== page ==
Paralegals. One of the most gruesome task anymore in a law suit is reading the mountains or documents that are produced during discovery. One tactic of defendants is to produce so many documents that they overwhelm their opponents. Law firms bill huge sums to have people read these piles of paper and people get tired, make mistakes and might miss the key piece of evidence. Blackstone Discovery of Palo Alto California provided software for a recent lawsuit that was able to scan and process 1.5 million documents for a cost of $100,000, a huge savings. This is good news for defendants and bad news for law firms.

Cleaning. In a world that is battling ebola and other deadly diseases there is a need for somebody to thoroughly clean areas and kill every germ. Xenex Disinfection Service has developed a robot that will kill every germ in a room with UV light. Of course, this same technology could be brought to hotels and even to germ-phobic households.

Store Clerks. A lot of store clerks have already been eliminated due to self-checkout. The next robot innovation is being tested by Lowes at its Orchard Supply Store subsidiary. The robot, called OSHbot has a complete map of the store in memory plus access to current inventory and will lead customers to the right place in the store to find what they want.

Hotel Concierge. Last year the Aloft Hotel in Cupertino California tested a robot concierge. Named SaviOne, trials have shown the robot to be as helpful as a human concierge. The robot leads you to your room at check-in (without expecting a tip). It was able to provide restaurant recommendations and reservations, hail a cab and handle a lot of routine customer service tasks.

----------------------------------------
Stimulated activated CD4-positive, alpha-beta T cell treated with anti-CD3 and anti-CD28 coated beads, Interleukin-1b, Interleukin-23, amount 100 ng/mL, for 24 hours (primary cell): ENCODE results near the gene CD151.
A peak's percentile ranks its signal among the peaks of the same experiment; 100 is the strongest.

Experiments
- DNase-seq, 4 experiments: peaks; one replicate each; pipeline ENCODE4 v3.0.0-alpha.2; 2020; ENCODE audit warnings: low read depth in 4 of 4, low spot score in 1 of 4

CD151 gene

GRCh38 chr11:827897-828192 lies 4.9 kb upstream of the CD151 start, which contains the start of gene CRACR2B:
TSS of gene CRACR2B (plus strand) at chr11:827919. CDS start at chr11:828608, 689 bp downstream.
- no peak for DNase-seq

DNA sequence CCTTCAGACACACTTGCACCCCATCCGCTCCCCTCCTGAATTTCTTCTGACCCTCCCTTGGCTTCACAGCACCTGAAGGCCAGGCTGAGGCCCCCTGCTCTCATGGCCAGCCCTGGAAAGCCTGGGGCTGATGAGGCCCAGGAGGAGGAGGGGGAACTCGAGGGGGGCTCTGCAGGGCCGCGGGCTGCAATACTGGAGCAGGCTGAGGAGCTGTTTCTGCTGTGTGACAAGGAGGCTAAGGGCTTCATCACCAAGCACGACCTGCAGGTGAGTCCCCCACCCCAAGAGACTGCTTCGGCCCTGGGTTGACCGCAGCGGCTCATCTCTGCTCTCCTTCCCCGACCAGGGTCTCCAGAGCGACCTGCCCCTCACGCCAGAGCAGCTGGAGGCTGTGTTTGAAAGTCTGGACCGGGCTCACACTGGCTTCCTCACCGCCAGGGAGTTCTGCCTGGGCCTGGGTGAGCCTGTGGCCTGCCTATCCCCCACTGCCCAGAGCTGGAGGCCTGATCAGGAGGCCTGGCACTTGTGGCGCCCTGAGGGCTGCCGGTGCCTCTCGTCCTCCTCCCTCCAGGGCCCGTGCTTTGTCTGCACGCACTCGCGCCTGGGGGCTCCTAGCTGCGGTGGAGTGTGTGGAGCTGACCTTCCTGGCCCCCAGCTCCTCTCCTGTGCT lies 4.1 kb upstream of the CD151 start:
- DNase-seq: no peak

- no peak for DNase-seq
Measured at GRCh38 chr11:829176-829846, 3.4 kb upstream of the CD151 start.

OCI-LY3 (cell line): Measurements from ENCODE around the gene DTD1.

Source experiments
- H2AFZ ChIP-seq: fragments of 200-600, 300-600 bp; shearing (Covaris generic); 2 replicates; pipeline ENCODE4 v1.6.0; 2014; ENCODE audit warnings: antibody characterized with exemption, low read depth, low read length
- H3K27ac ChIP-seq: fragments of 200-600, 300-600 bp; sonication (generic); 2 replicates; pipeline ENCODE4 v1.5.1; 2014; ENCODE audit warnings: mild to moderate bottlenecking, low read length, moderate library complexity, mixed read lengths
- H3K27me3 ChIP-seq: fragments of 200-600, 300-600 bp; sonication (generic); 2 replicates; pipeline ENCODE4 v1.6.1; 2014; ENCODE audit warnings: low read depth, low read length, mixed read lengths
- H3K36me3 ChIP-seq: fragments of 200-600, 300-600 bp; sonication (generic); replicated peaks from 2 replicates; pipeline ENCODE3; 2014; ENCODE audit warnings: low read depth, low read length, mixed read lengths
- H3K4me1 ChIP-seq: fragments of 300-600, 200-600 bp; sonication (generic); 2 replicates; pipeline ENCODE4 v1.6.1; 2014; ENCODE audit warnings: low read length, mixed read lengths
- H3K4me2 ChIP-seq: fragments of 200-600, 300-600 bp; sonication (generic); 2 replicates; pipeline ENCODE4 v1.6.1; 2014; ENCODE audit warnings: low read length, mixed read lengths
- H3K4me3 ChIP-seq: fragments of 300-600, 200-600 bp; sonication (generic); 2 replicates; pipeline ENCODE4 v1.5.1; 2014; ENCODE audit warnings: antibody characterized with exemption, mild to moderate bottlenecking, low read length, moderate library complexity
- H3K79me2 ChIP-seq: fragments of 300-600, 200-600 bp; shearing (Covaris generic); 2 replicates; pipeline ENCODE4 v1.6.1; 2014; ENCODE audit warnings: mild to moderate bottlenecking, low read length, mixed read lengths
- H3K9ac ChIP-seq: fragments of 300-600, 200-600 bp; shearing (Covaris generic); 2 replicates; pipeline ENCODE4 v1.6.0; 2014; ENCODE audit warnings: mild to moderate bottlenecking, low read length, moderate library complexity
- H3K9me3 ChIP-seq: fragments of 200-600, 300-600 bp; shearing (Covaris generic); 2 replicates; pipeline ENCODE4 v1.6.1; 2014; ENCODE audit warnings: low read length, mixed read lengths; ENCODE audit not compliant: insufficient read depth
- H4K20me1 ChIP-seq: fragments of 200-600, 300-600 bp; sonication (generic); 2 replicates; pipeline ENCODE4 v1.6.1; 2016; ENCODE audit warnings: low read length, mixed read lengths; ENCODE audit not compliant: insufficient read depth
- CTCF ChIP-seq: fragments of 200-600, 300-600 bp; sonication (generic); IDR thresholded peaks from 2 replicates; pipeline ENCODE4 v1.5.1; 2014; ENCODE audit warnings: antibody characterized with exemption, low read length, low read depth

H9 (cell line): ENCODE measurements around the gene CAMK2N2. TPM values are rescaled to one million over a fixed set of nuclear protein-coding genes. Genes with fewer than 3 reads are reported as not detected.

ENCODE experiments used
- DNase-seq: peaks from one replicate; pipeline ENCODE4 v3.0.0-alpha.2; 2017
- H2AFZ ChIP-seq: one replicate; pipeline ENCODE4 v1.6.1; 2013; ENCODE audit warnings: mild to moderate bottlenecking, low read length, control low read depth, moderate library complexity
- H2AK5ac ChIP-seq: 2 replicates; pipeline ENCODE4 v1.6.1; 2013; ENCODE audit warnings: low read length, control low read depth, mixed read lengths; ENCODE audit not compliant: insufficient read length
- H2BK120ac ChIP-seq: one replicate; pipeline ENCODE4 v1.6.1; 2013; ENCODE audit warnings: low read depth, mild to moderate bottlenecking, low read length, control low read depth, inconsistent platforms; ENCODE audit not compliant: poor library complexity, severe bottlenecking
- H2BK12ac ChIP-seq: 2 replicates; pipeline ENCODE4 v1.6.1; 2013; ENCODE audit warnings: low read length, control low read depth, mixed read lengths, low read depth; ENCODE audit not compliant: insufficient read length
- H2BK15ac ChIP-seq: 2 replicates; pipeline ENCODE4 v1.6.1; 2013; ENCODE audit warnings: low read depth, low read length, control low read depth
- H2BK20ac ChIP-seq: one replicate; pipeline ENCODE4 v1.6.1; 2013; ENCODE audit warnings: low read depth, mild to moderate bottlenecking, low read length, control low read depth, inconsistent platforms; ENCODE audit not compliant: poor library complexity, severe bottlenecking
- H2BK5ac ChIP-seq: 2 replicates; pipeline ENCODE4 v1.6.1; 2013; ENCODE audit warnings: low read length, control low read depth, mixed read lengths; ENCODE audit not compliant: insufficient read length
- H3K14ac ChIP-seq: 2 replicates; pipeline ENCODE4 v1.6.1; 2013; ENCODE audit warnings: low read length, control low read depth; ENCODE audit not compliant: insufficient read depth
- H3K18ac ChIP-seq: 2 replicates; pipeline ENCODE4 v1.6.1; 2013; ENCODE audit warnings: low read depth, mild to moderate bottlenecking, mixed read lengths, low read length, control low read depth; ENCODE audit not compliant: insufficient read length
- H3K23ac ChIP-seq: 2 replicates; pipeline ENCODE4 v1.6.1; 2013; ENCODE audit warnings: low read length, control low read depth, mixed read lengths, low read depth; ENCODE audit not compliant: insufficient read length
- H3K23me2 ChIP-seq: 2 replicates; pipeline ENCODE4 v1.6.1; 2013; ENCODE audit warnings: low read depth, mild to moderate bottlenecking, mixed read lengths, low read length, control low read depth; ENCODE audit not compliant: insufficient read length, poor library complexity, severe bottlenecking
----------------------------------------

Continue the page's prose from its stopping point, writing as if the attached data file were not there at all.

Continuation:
Rescuers. There are several robots being tested to help in emergencies. Scientist at Tohoku University in Sendai Japan have developed a robot that can be used to enter tight spaces such as with a building collapse. The snakelike robot can enter tight spaces and can identify movement while also sending back camera images to the operator. There are other robots being used that listen for faint noises in these situations helping to find trapped people.

Babysitter. Aeon, a major Japanese retail store is using robots to babysit children while their parents shop. The robots come in various styles, such as a Hello Kitty robot. NEC also has a robot called PaPeRo that can amuse kids by telling jokes, giving quizzes and which can keep track of kids using an RFID chip.

Soldier. This one is scary to anybody who shudders when they watch the future scenes in the Terminator movies, but there are a host of defense contractors working on field combat robots. Early versions of some of these robots have been tested in Iraq, but the technologies are improving rapidly to the point where robots might be used to go into harm’s way before people.